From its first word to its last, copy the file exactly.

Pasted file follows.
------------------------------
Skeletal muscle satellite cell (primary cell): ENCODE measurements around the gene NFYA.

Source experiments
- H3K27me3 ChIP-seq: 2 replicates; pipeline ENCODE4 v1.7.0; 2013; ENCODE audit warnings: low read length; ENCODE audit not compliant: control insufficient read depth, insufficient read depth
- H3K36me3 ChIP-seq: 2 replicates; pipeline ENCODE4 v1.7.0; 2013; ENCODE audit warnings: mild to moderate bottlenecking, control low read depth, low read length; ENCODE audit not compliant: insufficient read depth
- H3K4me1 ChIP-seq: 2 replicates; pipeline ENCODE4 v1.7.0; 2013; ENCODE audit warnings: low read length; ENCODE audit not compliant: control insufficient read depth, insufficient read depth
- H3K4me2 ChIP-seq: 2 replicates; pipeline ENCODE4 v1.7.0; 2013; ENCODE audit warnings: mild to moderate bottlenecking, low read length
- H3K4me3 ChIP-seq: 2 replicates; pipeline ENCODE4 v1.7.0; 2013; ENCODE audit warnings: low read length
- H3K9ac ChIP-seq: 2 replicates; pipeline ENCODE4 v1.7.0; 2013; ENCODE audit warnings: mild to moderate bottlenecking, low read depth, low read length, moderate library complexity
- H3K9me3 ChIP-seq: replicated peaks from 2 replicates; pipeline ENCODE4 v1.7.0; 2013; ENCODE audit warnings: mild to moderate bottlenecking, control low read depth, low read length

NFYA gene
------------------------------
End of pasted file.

Skeletal muscle satellite cell (primary cell): ENCODE measurements around the gene NFYA.

Source experiments
- H3K27me3 ChIP-seq: 2 replicates; pipeline ENCODE4 v1.7.0; 2013; ENCODE audit warnings: low read length; ENCODE audit not compliant: control insufficient read depth, insufficient read depth
- H3K36me3 ChIP-seq: 2 replicates; pipeline ENCODE4 v1.7.0; 2013; ENCODE audit warnings: mild to moderate bottlenecking, control low read depth, low read length; ENCODE audit not compliant: insufficient read depth
- H3K4me1 ChIP-seq: 2 replicates; pipeline ENCODE4 v1.7.0; 2013; ENCODE audit warnings: low read length; ENCODE audit not compliant: control insufficient read depth, insufficient read depth
- H3K4me2 ChIP-seq: 2 replicates; pipeline ENCODE4 v1.7.0; 2013; ENCODE audit warnings: mild to moderate bottlenecking, low read length
- H3K4me3 ChIP-seq: 2 replicates; pipeline ENCODE4 v1.7.0; 2013; ENCODE audit warnings: low read length
- H3K9ac ChIP-seq: 2 replicates; pipeline ENCODE4 v1.7.0; 2013; ENCODE audit warnings: mild to moderate bottlenecking, low read depth, low read length, moderate library complexity
- H3K9me3 ChIP-seq: replicated peaks from 2 replicates; pipeline ENCODE4 v1.7.0; 2013; ENCODE audit warnings: mild to moderate bottlenecking, control low read depth, low read length

NFYA gene